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HIS CORRESPONDENCE WITH THE MINISTERS OF STATE

IN GREAT-BRITAIN AND PORTUGAL ;

A SHORT SKETCH

OF THE

HISTORY OF IRELAND,

PARTICULARLY AS IT RESPECTS THE SPIRIT OF BRITISH

DOMINATION IN THAT COUNTRY ;

ÁND

A FEW OBSERVATIONS

ON THE STATE OF MANNERS, &c. IN AMERICA.

New - York :

PRINTED FOR THE AUTHOR, BY GEORGE FORMAN, 64, WATER-STREET, NEAR OLD-SLÍT.

District of New York, Sss.

BE IT REMEMBERED, that on the Eighteenth day of November, in the thirty-second Year of the Independence of the United States of America ; William Sampson of the said District hath deposited in this Office, the title of a Book, the right whereof he

claims as Author, in the words following, to wit:

MEMOIRS OF WILLIAM SAMPSON; Încluding particulars of his adventures in various parts of Europe ; his confinement in the Dungeons of the Inquisition in Lisbon, &c. &c. several original Letters, being his correspondence with the Ministers of state in Great-Britain and Portugal; a short sketch of the History of Ireland, particularly as it respects the spirit of British domination in that country, and a few observations on the state of manners, &c. in America.

In Conformity to the Act of the Congress of the United States entitled “ An Act for the Encouragement of Learning by securing the copies of Maps, Charts, and Books, to the Authors and Proprietors of such copies during the time therein mentioned.” And also to an Act entitled “. An Act supplementary to an Act, entitled an Act for the Encouragement of Learning by securing the copies of Maps, Charts, and Books to the Authors and Proprietors of such copies during the times therein mentioned; and extending the benefits thereof to the Arts of designing, engraving and etching historical and other Prints.!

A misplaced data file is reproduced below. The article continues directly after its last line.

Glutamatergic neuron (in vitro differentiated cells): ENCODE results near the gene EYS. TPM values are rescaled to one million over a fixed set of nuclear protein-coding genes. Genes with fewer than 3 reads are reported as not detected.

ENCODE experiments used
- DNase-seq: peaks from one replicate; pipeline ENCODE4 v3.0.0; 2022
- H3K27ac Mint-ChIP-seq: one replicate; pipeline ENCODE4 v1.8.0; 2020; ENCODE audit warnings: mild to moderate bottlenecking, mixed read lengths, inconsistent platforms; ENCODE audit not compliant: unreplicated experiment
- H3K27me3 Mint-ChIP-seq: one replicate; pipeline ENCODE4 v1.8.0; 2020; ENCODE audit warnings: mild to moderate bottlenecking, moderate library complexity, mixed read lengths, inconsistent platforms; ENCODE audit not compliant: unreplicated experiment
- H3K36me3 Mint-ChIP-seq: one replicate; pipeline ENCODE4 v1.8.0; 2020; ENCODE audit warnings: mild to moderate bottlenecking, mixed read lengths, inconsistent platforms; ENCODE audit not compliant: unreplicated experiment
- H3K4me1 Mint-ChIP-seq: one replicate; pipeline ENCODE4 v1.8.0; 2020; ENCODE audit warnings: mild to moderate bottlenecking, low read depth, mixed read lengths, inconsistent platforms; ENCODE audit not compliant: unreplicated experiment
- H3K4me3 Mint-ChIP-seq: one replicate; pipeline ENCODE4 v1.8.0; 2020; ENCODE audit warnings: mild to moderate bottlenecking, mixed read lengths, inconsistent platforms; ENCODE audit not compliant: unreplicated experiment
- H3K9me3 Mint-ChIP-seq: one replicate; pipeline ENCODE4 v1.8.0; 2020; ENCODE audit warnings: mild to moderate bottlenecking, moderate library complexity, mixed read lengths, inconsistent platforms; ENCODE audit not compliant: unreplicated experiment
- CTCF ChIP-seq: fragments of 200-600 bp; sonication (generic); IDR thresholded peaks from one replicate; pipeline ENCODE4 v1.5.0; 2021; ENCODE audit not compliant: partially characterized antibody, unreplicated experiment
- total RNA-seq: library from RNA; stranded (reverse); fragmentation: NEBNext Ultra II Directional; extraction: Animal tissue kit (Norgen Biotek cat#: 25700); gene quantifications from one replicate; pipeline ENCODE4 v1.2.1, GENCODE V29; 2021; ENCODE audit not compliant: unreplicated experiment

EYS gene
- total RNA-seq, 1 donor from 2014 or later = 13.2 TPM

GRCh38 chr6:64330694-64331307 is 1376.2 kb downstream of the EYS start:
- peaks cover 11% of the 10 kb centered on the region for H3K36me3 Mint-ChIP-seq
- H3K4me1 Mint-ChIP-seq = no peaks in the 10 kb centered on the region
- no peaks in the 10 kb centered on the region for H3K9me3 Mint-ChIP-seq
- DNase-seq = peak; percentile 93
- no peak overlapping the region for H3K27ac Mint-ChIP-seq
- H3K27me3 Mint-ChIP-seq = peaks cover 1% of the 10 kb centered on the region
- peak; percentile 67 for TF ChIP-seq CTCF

EDWARD DUNSCOMB,
Clerk of the District of New-York.

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THE

HE Author, without apology, submits his Memoirs to that nation where truth can be uttered without alloy.

To the idolaters of English power, some of whom motives have too strong for truth to shake, he is aware that his work will not be pleasing. But he knows, that the genius of America is not that of persecution ; and that although for ten years past, terror and corruption have been able to silence the vindicators of the Irish cause; yet it needs but to be known to find favor with the just and generous of every country.

The printing presses of Ireland have been lawlessly demolished, and all who dare write or speak the truth, have been hunted to destruction ; whilst scouts and hirelings, paid from the Irish treasury, have been maintained in the repotest regions of the earth, to slander Ireland ; yet all this has not been sufficient to reconcile the minds of thinking people to the idea of a nation of rebels, or a kingdom out of a king's peacé. For if a government be so manifestly against a

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